Starting in July, the self-driving startup Drive.ai will offer on-demand robotic cars in Frisco, a suburb north of Dallas.
Behind the wheel: Drive.ai plans to use the city as the test bed for a six-month pilot of its vehicles, according to a post on Medium by Andrew Ng, a leading AI expert and a Drive.ai board member.
Safety first: The cars will be deployed only in a small area and on fixed routes. They’ll be painted bright orange, with the words “self-driving vehicle” printed on the sides, and include displays that can flash messages to pedestrians, like “Waiting for you to cross.” Backup drivers will be in place at first, with plans to shift over to a “chaperone” in the passenger seat and, eventually, to remote operators overseeing multiple cars.
Why it matters: Waymo has tested cars in Austin and offered rides to the public in Phoenix, but this trial will be the first time a company has provided trips to the public in the Lone Star State. After Uber’s fatal accident in March, Drive.ai’s safety-first approach could help convince Texans to hop in.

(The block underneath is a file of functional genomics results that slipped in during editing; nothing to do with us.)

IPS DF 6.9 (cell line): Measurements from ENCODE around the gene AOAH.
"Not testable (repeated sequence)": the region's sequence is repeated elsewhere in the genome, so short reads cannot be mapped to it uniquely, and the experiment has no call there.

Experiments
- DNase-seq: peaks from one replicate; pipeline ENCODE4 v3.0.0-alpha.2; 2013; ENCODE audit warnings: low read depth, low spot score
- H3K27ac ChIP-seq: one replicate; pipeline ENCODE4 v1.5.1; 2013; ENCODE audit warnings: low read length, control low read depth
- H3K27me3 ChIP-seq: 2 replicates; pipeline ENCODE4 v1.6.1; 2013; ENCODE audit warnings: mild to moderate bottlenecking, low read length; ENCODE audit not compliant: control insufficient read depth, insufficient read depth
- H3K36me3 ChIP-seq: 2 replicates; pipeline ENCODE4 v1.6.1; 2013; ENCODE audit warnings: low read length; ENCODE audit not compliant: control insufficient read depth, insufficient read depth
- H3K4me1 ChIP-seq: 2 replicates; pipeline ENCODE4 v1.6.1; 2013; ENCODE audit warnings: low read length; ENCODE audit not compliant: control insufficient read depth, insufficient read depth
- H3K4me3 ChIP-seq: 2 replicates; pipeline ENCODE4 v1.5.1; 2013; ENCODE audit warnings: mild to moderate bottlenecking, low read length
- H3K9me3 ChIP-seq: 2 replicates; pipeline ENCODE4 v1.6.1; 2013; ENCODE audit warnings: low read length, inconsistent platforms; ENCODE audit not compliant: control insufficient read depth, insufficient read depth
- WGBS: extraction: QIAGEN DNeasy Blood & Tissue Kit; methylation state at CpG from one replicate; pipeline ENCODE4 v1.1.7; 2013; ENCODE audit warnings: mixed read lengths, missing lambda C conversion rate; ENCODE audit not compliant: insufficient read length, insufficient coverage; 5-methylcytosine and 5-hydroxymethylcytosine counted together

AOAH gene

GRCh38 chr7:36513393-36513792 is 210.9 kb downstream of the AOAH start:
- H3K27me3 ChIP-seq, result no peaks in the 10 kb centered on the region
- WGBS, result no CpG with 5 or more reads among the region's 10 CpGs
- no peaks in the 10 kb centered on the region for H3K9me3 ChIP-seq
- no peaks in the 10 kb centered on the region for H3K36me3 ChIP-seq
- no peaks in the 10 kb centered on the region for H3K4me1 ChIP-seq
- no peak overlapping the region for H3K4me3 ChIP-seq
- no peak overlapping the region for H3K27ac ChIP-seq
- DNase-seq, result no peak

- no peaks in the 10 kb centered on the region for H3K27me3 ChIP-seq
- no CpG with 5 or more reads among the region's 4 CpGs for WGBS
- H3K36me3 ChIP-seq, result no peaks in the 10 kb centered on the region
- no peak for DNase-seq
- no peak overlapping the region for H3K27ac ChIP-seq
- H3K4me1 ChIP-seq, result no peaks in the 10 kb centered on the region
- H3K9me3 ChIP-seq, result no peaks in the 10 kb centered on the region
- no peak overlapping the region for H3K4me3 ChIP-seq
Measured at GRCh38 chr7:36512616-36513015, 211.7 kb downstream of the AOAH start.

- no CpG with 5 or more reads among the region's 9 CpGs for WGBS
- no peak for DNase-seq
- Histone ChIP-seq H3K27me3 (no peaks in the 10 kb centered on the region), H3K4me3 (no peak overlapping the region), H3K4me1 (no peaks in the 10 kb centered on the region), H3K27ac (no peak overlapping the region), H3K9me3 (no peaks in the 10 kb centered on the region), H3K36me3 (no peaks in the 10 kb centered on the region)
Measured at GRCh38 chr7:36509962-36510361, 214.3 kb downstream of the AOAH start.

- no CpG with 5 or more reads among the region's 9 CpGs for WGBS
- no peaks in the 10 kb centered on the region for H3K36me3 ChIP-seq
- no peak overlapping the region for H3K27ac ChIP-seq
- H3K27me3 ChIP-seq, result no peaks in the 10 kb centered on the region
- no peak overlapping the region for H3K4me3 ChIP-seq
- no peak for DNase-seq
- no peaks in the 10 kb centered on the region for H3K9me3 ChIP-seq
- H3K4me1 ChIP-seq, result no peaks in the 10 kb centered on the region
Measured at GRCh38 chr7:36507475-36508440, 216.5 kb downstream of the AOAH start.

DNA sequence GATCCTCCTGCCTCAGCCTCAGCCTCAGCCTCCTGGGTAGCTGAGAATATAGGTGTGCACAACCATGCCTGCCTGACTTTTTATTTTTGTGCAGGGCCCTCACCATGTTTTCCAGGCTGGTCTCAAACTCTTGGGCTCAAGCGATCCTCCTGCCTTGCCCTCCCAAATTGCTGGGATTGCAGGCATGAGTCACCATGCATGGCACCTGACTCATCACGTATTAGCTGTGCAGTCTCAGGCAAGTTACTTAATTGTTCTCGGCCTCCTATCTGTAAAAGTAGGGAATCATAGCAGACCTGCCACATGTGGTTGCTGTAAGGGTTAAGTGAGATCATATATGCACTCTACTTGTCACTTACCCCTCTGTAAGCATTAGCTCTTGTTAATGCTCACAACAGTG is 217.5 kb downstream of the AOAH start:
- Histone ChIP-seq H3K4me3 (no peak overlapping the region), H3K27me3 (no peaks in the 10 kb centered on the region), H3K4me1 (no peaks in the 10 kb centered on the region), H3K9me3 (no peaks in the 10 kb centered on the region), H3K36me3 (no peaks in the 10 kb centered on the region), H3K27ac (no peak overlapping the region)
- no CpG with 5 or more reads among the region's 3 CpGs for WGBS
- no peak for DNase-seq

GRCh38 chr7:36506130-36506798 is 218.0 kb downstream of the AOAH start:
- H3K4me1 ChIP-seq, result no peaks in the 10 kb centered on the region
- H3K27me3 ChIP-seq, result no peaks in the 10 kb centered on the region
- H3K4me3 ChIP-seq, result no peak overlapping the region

Yann LeCun has a bold new vision for the future of AI
One of the godfathers of deep learning pulls together old ideas to sketch out a fresh path for AI, but raises as many questions as he answers.
The dark secret behind those cute AI-generated animal images
Google Brain has revealed its own image-making AI, called Imagen. But don't expect to see anything that isn't wholesome.
The hype around DeepMind’s new AI model misses what’s actually cool about it
Some worry that the chatter about these tools is doing the whole field a disservice.
AI’s progress isn’t the same as creating human intelligence in machines
Honorees from this year's 35 Innovators list are employing AI to find new molecules, fold proteins, and analyze massive amounts of medical data.
Get the latest updates from
MIT Technology Review
Discover special offers, top stories, upcoming events, and more.